Asked/Answered: Are Short-Scale Guitars Best for Players with Small Hands?
While short-scale instruments are designed for smaller hands, they’re not the only option.
By Mike Duffy
Reddit user theguitarman chimed in to the r/guitar forum this week with a questions that a lot of players have asked over the years: What scale length should you use if you’re a player with small hands?
Specifically, theguitarman was checking to see if anyone with small hands had trouble with a baritone guitar featuring a 27- or 26.5-inch scale length, but we’ll dive a little deeper into this issue.
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The main concerns for younger players or players with smaller hands are finding a body size that is comfortable, a neck profile that allows for a proper grip and a shorter scale length, which places the frets closer together.
Since the 1950s, Fender has offered many of those features in the Jaguar, Mustang and Duo-Sonic models. All three boast offset bodies that make them comfortable to play and 24-inch scales—a step down from the typical 25.5-inch scale of many Stratocasters and Telecasters.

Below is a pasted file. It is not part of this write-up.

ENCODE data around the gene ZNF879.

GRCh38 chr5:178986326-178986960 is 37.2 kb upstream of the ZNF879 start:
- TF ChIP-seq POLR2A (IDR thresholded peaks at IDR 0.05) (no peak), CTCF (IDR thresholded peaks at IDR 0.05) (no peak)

On the acoustic side of things, a good option could be a Parlor, with their compact size and 24.75-inch scale.
The reality, however, is that for most people with proper technique and a lot of practice, you should be be able finger the proper chords correctly on any guitar. That includes a 30-inch scale baritone model like the Squier Vintage Modified Baritone Jazzmaster. Of course, there are hurdles playing guitar with smaller hands but that shouldn’t impede anyone from making the music they want to create.